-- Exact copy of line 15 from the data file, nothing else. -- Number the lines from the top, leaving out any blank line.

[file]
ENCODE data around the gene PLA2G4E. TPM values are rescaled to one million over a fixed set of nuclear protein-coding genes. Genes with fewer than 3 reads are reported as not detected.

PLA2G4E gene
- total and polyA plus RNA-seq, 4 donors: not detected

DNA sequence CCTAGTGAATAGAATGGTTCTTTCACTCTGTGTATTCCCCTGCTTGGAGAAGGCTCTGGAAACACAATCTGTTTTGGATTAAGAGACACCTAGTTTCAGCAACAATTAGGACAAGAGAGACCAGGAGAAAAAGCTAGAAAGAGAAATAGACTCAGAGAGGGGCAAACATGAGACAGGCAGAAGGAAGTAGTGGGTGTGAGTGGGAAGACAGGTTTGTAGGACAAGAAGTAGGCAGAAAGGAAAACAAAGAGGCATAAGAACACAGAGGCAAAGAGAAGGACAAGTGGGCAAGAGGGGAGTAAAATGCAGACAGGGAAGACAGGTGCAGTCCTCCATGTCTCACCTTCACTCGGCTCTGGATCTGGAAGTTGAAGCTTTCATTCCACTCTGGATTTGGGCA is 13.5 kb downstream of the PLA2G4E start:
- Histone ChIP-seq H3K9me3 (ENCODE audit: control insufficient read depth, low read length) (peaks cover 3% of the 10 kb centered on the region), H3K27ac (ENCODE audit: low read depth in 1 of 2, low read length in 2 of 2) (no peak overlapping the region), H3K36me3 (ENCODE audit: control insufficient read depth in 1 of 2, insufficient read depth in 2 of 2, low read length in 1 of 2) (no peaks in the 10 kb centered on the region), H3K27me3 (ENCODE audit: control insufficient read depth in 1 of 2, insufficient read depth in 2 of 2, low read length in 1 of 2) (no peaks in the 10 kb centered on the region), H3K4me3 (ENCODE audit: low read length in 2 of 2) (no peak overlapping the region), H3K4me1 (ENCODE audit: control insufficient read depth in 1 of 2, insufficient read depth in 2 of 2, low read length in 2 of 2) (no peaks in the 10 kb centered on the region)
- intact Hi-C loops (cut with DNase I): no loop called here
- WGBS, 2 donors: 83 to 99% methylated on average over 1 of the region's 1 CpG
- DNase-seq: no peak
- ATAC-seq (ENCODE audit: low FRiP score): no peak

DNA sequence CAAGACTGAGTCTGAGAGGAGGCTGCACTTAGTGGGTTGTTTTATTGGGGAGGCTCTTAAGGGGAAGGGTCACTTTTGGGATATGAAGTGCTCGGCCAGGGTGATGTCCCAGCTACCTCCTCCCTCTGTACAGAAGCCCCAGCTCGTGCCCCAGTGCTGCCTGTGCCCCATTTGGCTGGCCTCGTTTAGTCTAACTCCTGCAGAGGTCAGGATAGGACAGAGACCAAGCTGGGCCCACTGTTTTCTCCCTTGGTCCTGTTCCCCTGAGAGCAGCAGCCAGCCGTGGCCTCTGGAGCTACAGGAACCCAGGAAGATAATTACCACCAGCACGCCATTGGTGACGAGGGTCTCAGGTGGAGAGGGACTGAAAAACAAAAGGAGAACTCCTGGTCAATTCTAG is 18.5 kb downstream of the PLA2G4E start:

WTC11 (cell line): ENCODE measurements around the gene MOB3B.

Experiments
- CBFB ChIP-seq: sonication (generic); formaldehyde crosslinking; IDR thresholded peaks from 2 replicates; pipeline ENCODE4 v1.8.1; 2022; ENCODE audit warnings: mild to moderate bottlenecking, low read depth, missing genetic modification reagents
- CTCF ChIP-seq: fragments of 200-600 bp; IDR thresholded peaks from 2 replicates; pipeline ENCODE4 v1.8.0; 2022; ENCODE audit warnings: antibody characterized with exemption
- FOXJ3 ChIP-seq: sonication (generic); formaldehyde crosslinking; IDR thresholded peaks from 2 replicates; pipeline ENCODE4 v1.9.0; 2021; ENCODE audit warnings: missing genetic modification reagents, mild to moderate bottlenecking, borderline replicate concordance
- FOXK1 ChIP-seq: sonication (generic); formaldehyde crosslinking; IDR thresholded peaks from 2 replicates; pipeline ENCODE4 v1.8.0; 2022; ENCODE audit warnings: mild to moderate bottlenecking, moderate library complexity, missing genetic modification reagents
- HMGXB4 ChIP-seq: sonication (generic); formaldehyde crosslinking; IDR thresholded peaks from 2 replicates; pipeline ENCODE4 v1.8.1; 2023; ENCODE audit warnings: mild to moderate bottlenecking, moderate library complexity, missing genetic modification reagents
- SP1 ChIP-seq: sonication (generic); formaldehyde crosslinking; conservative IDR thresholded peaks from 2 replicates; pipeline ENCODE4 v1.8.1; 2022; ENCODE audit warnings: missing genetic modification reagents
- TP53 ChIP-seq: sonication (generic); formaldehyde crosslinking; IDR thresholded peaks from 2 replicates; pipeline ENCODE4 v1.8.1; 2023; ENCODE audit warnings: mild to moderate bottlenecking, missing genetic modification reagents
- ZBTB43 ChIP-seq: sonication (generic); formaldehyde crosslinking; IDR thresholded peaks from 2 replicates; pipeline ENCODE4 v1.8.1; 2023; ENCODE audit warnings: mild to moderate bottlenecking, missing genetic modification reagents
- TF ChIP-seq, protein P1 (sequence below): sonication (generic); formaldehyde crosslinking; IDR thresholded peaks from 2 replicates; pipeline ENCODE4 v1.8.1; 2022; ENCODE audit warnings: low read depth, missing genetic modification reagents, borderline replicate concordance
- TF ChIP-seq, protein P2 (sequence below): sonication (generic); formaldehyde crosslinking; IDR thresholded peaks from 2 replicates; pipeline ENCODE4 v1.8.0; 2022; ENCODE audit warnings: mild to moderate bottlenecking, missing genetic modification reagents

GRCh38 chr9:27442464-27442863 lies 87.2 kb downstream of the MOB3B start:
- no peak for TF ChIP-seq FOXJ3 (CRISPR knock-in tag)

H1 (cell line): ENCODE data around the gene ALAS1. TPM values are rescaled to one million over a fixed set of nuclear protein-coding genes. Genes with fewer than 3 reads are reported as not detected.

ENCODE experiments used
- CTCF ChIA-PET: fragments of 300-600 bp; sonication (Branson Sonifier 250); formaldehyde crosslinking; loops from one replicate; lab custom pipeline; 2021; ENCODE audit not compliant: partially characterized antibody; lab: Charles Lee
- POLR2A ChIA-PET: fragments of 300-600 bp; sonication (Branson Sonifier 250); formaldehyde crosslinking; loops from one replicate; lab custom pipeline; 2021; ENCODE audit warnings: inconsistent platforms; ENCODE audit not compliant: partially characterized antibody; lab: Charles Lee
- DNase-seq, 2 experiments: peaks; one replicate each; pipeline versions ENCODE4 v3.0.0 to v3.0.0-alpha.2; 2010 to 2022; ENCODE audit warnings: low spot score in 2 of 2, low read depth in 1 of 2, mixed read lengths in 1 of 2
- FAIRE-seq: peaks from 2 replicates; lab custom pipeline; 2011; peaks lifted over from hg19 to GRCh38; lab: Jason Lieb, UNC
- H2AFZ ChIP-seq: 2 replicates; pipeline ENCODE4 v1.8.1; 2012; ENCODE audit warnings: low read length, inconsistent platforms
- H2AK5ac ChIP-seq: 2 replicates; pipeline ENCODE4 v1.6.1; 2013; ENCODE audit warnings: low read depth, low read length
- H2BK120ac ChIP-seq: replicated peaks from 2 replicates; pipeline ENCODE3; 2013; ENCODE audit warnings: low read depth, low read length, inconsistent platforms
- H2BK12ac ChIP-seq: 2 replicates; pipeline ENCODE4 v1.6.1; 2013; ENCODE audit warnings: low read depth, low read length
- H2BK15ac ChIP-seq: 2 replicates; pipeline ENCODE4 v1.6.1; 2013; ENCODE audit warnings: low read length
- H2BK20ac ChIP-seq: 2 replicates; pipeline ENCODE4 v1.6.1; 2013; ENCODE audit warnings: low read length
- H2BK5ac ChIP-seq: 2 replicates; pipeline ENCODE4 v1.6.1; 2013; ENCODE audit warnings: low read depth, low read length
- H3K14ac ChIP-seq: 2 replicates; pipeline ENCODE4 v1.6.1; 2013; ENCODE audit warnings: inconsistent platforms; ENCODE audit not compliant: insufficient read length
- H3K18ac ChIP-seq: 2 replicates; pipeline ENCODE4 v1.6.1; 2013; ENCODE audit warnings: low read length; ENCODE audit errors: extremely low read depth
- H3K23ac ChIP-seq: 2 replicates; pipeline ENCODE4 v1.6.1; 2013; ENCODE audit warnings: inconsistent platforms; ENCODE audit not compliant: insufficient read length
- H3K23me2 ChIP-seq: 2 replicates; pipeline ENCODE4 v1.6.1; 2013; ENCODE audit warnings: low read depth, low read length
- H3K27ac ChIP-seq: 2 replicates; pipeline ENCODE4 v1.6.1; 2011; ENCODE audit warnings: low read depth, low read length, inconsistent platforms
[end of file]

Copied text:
- FOXJ3 ChIP-seq: sonication (generic); formaldehyde crosslinking; IDR thresholded peaks from 2 replicates; pipeline ENCODE4 v1.9.0; 2021; ENCODE audit warnings: missing genetic modification reagents, mild to moderate bottlenecking, borderline replicate concordance